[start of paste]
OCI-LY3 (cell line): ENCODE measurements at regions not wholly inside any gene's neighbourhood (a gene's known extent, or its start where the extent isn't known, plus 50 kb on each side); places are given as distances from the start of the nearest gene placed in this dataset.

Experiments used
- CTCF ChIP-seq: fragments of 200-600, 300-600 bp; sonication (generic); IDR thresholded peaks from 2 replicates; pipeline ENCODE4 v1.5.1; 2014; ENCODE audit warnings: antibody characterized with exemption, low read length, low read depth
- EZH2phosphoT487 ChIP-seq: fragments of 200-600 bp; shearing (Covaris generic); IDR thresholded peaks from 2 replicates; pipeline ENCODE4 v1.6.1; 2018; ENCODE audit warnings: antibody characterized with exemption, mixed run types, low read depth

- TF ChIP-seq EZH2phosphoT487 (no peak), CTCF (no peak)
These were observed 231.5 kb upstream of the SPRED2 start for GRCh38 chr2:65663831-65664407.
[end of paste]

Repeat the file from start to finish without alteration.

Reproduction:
OCI-LY3 (cell line): ENCODE measurements at regions not wholly inside any gene's neighbourhood (a gene's known extent, or its start where the extent isn't known, plus 50 kb on each side); places are given as distances from the start of the nearest gene placed in this dataset.

Experiments used
- CTCF ChIP-seq: fragments of 200-600, 300-600 bp; sonication (generic); IDR thresholded peaks from 2 replicates; pipeline ENCODE4 v1.5.1; 2014; ENCODE audit warnings: antibody characterized with exemption, low read length, low read depth
- EZH2phosphoT487 ChIP-seq: fragments of 200-600 bp; shearing (Covaris generic); IDR thresholded peaks from 2 replicates; pipeline ENCODE4 v1.6.1; 2018; ENCODE audit warnings: antibody characterized with exemption, mixed run types, low read depth

- TF ChIP-seq EZH2phosphoT487 (no peak), CTCF (no peak)
These were observed 231.5 kb upstream of the SPRED2 start for GRCh38 chr2:65663831-65664407.